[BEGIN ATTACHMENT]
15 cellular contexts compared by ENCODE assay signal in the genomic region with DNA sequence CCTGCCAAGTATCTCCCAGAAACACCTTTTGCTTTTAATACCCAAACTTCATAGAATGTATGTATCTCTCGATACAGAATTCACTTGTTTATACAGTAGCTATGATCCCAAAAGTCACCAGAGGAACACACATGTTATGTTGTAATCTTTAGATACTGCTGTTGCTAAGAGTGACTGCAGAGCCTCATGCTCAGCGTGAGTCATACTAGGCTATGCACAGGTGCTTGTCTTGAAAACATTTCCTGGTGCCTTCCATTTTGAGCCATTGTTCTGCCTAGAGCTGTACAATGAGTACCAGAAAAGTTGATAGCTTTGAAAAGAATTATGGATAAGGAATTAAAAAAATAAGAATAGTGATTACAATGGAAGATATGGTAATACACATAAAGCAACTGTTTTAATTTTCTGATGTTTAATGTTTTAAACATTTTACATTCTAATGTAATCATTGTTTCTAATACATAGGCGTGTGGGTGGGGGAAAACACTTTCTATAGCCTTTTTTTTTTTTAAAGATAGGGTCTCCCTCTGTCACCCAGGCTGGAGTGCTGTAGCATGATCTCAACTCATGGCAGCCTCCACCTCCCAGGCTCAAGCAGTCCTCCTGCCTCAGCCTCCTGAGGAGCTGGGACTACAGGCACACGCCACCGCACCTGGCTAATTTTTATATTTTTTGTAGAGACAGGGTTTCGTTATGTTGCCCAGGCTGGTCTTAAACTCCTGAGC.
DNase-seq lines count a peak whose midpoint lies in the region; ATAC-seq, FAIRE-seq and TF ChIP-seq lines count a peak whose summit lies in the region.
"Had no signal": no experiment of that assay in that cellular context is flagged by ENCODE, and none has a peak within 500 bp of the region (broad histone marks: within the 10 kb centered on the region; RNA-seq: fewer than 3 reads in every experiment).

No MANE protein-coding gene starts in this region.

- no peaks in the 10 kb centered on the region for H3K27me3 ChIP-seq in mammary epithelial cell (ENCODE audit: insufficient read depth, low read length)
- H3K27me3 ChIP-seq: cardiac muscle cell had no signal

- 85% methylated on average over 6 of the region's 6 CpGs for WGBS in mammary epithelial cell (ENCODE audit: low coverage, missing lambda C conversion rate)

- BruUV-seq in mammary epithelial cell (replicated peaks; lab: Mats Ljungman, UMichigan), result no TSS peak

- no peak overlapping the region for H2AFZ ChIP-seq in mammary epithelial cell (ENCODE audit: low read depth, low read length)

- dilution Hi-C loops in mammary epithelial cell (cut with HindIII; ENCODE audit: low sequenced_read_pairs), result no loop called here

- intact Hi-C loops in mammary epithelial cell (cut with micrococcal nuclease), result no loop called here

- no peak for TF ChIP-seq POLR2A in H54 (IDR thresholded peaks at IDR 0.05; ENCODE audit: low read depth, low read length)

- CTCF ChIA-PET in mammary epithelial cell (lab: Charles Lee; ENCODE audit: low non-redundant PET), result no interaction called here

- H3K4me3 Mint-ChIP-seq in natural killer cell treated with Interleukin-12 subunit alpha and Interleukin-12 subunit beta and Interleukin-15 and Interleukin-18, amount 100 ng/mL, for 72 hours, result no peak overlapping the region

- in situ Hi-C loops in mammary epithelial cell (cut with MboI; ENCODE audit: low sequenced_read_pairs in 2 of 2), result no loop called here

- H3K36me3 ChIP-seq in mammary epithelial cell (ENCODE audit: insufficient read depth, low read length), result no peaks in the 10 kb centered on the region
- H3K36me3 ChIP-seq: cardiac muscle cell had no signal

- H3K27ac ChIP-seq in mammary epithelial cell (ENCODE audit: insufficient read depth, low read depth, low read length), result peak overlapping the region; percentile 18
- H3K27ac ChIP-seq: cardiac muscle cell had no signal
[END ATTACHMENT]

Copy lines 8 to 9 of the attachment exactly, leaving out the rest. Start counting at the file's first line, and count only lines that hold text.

- BruUV-seq in mammary epithelial cell (replicated peaks; lab: Mats Ljungman, UMichigan), result no TSS peak

- no peak overlapping the region for H2AFZ ChIP-seq in mammary epithelial cell (ENCODE audit: low read depth, low read length)